Berglas and Jones (1978) conducted an experiment in which participants were told that they were testing the effect of different drugs on intellectual performance. Participants were given a preliminary test containing "challenging" intellectual puzzles to prepare them for the main test to come. In a contingent success condition, participants were given puzzles that they could solve easily. In a non-contingent success condition, participants were given insoluble puzzles. Then all participants were given feedback showing that that they did very well on the preliminary test. Next, participants chose to take one of two drugs, either Activil purported to enhance performance or Pandocrin purported to inhibit performance on the main test.

Participants who received high marks for solving insoluble problems experienced non-contingent success, while those who solved easy problems experienced contingent success. Berglas and Jones predicted that participants who had experienced non-contingent success would choose the performance-hampering drug, Pandocrin, more often that would participants who experienced contingent success. Results supported that prediction but only for male participants. A substantial majority, 70%, of male participants in the non-contingent condition chose Pandocrin, a drug they believed would impair their performance. Only 13% of male participants in the contingent condition did so. Non-contingent success had no significant effect, however, on the drug choice of female participants, 40% of whom chose Pandocrin in the non-contingent condition compared to 26% in the contingent condition.

The basic results, that a surprising number of people self-handicap and that men are more likely to self-handicap than women, have been replicated in a variety of settings with various controls. Shepperd and Arkin (1989) informed college students that they would be taking a test that was a predictor of college success, and then gave them the option of listening to music that would facilitate their performance on the test or hamper it. In the study, most students self-handicapped by selecting the performance hampering music. Male normal drinkers were found to drink more alcohol in preparation for a non-contingent success task than for a contingent success task (Tucker, Vuchinich and Sobell 1981). In a study of heavy drinkers, Higgins and Harris (1988) found similar results. Kolditz and Arkin (1982) replicated the original Berglas and Jones (1978) study and found that not only would most male participants take a performance impairing drug in a non-contingent success condition but on average quite a high dose of it. In addition, Kolditz and Arkin established that self-handicapping was more likely among men when they expected the outcome of a performance to be public.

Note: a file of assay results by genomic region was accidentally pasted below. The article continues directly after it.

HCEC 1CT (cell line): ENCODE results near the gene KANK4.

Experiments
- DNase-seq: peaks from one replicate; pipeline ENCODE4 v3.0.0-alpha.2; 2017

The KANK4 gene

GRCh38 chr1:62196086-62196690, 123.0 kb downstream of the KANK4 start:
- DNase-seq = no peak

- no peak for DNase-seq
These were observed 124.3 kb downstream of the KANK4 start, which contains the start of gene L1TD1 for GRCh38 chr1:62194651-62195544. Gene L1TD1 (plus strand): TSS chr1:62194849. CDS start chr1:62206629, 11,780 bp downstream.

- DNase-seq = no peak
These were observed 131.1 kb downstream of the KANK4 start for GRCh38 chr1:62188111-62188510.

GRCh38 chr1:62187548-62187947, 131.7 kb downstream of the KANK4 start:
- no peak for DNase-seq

The public nature of self-handicapping was supported by a study showing that participants primed to focus on their "intrinsic self" self-handicapped less than did participants focused on the potential evaluations of others (Arndt, Schimel, Greenberg and Pyszczynski 2002). Self-handicapping, however, may shore up self-perceptions as well. McCrea and Hirt (2001) found that high self-handicapping men maintained high levels of self-esteem with respect to a specific ability despite poor performance. Thus the assumption is supported that people self-handicap in response to a threat to esteem, whether self-esteem or the esteem in which a person is held by others.

Gender Differences in Self-Handicapping

Various studies have found that men self-handicap more often and more consistently than do women and in a variety of contexts, from academic settings to sports to tests of social competence (See Berglas and Jones 1978; Harris and Snyder 1986; Hirt, McCrea and Kimble 2000; Midgley and Urdan 1995; Rhodewalt and Davison 1986: Rhodewalt and Hill 1995: Snyder, Smith, Augelli and Ingram 1985; Shepperd and Arkin 1989; Urdan, Midgley, and Anderman 1998). A study of grade school children found that by the sixth grade, boys were self-handicapping more than girls (Kimble, Kimble and Croy 1998). A survey of eighth graders found that boys reported more often using self-handicapping strategies than did girls (Midgely and Urdan 1995). In an attempt to explain the gender effect, Dietrich (1995) proposed that women would self-handicap more than men if a performance was indicative of social competence rather than academic competence. Contrary to her prediction, she found that men self-handicapped more than women prior to both academic and social performances. (1)

The Problem of Motivation